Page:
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Wildtrack newsletter - Issue 5
Filmmakers of Zimbabwe
July 13, 2012
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Filmmakers of Zimbabwe takes films to colleges
of Zimbabwe (WFOZ) in partnership with the Women's Law Centre and
of Zimbabwe's Gender Department recently held a series of film
screenings at the University of Zimbabwe, from where the same program
was also taken to the Christian College Of Southern Africa (CCOSA).
The local film
'I Want A Wedding Dress' by Tsitsi Dangarembga, which addresses
core issues about HIV/ AIDS among young people from the perspective
of a young HIV positive woman was an audience hit. The film comes
at a time when so much has been said about 'sexually transmitted
marks' which basically refers to sexual favours between students
and lecturers, for students to garner more marks, and at a time
when support for much needed HIV initiatives in society and communities
is drastically decreasing.
screened included 'The Greatest Silence: Rape in the Congo', a documentary
that delves into the disturbing gendered consequences of violent
conflict through the lens of the militarisation of the Democratic
Republic of Congo, and 'Taking Root: The Vision of Wangari Maathai'
which tells the story of Wangari Maathai, an ordinary village girl
who became the first female to receive a PhD in East Africa and
who subsequently became a Nobel Peace Prize laureate. Her simple
act of planting trees grew into a nationwide movement to improve
food security, safeguard the environment, protect human rights and
defend democracy, turning Kenyan women into a powerful force to
engaged in discussion after each screening by high-powered panels
that included representatives from Zimbabwe Young Women's Network
for Peace Building, Padare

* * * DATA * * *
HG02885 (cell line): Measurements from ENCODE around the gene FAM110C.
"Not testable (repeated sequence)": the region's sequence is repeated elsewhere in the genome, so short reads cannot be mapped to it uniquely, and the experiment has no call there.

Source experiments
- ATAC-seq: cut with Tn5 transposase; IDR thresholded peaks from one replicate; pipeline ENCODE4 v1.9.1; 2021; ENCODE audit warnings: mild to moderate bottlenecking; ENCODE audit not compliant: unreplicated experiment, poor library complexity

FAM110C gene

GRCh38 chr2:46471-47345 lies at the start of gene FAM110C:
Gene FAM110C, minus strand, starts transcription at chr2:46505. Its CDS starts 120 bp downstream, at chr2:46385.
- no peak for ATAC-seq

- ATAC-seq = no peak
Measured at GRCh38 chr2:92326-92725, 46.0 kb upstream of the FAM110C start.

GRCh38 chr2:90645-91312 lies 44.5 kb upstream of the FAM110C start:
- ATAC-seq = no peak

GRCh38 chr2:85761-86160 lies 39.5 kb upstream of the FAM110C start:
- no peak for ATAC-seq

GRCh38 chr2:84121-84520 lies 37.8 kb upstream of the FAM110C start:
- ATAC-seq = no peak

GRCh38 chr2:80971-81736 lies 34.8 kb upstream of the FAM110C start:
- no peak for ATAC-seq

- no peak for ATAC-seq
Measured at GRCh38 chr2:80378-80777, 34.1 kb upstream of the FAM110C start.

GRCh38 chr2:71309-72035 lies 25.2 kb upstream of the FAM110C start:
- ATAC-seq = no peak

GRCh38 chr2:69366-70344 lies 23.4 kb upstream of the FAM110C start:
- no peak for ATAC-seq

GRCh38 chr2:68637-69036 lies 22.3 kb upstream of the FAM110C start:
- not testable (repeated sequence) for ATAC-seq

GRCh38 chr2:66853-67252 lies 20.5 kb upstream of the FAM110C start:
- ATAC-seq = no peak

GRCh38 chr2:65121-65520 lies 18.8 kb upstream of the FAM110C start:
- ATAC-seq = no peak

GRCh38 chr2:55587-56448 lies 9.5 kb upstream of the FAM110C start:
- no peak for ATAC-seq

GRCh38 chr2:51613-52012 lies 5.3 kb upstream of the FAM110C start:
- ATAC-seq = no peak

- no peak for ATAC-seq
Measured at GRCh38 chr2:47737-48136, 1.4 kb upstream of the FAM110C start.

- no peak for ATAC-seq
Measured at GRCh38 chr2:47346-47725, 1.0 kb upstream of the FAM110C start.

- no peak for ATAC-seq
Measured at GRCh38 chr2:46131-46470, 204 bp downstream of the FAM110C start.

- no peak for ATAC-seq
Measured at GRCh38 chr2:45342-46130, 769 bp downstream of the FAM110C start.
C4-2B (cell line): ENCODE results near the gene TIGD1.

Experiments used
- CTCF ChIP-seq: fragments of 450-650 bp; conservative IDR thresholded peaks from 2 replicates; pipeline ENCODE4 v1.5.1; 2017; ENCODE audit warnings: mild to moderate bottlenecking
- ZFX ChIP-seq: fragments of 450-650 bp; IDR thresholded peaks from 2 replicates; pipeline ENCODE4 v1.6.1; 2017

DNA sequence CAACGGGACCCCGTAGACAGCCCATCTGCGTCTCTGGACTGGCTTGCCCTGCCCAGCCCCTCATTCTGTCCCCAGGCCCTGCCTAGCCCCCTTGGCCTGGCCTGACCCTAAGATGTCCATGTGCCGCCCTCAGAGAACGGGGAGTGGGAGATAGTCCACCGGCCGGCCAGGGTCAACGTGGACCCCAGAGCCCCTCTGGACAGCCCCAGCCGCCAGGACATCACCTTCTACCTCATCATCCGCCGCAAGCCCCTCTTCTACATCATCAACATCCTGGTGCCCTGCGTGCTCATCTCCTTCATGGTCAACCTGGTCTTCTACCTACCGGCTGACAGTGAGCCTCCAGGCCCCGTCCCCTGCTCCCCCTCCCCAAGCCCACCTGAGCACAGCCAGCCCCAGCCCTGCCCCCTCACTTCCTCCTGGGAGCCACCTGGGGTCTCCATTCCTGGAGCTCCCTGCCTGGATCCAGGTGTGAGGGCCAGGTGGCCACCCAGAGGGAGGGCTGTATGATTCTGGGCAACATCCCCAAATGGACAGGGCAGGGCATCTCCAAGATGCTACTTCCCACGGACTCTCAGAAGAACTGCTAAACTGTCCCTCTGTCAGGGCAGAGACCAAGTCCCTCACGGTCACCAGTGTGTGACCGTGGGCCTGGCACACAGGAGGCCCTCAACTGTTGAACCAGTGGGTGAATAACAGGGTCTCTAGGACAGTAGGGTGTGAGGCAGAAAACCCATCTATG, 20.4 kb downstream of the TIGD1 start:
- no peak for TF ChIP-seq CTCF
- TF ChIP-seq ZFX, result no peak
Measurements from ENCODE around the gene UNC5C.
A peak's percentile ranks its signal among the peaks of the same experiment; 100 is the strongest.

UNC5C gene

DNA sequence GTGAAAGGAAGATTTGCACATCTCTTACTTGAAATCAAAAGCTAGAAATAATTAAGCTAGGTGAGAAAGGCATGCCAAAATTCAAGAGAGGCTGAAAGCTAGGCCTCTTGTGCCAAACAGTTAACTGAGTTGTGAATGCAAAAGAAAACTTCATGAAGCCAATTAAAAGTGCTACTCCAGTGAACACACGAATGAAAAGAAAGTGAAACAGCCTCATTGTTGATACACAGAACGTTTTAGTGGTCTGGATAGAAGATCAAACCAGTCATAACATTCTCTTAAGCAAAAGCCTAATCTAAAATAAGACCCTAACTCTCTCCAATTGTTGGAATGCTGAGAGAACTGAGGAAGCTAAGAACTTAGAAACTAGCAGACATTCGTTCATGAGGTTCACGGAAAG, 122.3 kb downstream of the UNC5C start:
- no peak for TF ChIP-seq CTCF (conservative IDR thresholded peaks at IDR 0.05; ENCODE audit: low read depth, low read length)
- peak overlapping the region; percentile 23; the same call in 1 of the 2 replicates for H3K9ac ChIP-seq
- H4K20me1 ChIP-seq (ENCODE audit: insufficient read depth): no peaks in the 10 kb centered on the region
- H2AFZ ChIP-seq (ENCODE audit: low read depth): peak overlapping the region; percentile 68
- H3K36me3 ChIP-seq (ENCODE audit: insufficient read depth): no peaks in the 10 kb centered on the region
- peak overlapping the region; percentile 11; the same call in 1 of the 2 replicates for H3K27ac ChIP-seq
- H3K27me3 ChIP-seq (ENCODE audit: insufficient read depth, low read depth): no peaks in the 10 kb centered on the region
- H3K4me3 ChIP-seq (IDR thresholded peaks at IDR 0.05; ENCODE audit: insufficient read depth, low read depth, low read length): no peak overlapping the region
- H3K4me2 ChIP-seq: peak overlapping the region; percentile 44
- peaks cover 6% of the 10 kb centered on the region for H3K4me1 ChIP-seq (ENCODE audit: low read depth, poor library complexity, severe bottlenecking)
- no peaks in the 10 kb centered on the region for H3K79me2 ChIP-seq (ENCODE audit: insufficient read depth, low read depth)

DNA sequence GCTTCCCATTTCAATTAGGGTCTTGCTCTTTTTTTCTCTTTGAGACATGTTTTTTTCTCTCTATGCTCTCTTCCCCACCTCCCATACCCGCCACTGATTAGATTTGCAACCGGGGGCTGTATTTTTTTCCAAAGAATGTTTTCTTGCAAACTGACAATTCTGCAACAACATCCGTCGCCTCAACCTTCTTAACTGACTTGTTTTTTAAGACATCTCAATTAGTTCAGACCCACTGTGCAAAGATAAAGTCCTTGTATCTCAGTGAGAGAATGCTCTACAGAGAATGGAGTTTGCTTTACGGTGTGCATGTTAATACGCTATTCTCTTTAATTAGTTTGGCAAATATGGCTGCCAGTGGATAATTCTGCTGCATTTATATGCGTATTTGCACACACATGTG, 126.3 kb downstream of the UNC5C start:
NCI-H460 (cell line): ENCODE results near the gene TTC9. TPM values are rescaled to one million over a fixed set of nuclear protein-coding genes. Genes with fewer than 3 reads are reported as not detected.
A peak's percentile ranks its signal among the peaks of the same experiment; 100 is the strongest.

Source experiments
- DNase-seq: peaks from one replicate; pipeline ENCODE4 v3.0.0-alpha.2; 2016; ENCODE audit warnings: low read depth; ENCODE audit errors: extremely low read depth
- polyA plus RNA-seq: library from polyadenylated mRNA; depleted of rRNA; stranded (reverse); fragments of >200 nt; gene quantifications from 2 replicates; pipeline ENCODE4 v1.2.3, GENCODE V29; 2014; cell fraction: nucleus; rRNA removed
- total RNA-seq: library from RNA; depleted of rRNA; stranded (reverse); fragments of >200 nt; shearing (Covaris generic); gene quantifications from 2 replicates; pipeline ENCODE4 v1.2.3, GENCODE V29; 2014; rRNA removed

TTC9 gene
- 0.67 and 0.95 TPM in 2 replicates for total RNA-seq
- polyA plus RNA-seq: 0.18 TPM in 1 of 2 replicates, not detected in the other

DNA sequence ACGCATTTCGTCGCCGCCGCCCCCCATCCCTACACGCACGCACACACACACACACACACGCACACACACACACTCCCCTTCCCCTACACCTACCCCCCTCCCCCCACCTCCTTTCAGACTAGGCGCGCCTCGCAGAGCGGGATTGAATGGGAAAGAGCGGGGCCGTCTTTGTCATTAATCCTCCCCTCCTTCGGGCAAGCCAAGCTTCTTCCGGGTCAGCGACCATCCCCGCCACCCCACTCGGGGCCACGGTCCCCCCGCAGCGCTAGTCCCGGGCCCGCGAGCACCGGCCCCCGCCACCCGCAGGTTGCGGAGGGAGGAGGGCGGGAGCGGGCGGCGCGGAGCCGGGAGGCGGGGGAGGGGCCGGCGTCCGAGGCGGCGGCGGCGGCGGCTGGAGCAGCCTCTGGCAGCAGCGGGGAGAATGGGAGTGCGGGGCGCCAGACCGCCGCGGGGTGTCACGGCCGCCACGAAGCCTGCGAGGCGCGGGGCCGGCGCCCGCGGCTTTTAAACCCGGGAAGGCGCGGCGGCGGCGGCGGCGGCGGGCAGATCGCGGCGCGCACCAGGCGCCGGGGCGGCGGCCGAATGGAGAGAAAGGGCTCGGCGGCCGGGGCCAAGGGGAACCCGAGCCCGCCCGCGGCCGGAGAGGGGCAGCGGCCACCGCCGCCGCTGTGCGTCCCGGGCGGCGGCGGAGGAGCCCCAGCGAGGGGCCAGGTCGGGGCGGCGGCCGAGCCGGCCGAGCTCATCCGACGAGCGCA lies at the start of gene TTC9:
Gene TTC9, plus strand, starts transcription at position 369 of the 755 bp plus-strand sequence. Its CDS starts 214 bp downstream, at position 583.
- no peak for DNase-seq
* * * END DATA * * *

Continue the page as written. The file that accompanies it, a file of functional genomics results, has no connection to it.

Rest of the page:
Men's Gender Forum, Musasa
Sistahood, University of Zimbabwe, Women's Law Centre and WFOZ.
The overarching message during the discussions was that women's
potential must be harnessed to benefit themselves, their families
and communities and the nation. This platform provided students
with an opportunity to watch, listen and engage with issues from
a creative angle.
CCOSA programme was the South African documentary 'A Country For
My Daughter', which explores the huge gap between antirape policy
and implementation, amid alarming rape statistics in South Africa,
despite the country having excellent anti-rape legislation.
speaking at the recently held Women's Constitutional Conference
hosted by the Women's Coalition of Zimbabwe appealed for programmes
for young women that are interesting to these young people. The
WFOZ- IIFF outreach, provided free to schools and colleges, which
has reached over two thousand students already this year, engages
and inspires the youth by communicating topical messages to the
youth in ways that the youth relate to,
WFOZ has carried
out similar activities in the past at the Women's University in
Africa, Harare Polytechnic, Mabvuku, Epworth, Chitungwiza as well
as in Bulawayo, Gwanda.
Visit the Women
Filmmakers of Zimbabwe fact
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